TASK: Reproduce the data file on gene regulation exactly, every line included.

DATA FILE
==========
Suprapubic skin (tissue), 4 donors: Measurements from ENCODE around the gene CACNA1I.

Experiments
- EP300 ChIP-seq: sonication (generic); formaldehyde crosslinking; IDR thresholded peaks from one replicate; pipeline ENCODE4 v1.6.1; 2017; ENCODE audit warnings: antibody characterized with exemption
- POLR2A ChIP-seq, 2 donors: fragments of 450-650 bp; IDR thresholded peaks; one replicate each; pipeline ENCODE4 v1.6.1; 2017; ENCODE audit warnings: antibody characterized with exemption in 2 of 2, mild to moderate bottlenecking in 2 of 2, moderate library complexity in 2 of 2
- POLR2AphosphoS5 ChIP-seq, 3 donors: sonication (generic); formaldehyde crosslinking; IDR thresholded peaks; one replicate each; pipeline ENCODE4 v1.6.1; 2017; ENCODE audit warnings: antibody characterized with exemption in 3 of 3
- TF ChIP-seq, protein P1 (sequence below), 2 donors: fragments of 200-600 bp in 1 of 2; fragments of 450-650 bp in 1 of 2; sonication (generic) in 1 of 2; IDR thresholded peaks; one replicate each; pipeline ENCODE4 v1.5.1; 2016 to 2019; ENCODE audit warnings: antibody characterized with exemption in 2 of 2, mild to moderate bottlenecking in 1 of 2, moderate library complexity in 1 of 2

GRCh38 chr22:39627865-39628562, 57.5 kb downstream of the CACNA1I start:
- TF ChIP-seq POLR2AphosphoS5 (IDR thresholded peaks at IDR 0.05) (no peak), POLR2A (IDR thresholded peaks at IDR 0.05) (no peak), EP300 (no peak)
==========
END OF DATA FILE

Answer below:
Suprapubic skin (tissue), 4 donors: Measurements from ENCODE around the gene CACNA1I.

Experiments
- EP300 ChIP-seq: sonication (generic); formaldehyde crosslinking; IDR thresholded peaks from one replicate; pipeline ENCODE4 v1.6.1; 2017; ENCODE audit warnings: antibody characterized with exemption
- POLR2A ChIP-seq, 2 donors: fragments of 450-650 bp; IDR thresholded peaks; one replicate each; pipeline ENCODE4 v1.6.1; 2017; ENCODE audit warnings: antibody characterized with exemption in 2 of 2, mild to moderate bottlenecking in 2 of 2, moderate library complexity in 2 of 2
- POLR2AphosphoS5 ChIP-seq, 3 donors: sonication (generic); formaldehyde crosslinking; IDR thresholded peaks; one replicate each; pipeline ENCODE4 v1.6.1; 2017; ENCODE audit warnings: antibody characterized with exemption in 3 of 3
- TF ChIP-seq, protein P1 (sequence below), 2 donors: fragments of 200-600 bp in 1 of 2; fragments of 450-650 bp in 1 of 2; sonication (generic) in 1 of 2; IDR thresholded peaks; one replicate each; pipeline ENCODE4 v1.5.1; 2016 to 2019; ENCODE audit warnings: antibody characterized with exemption in 2 of 2, mild to moderate bottlenecking in 1 of 2, moderate library complexity in 1 of 2

GRCh38 chr22:39627865-39628562, 57.5 kb downstream of the CACNA1I start:
- TF ChIP-seq POLR2AphosphoS5 (IDR thresholded peaks at IDR 0.05) (no peak), POLR2A (IDR thresholded peaks at IDR 0.05) (no peak), EP300 (no peak)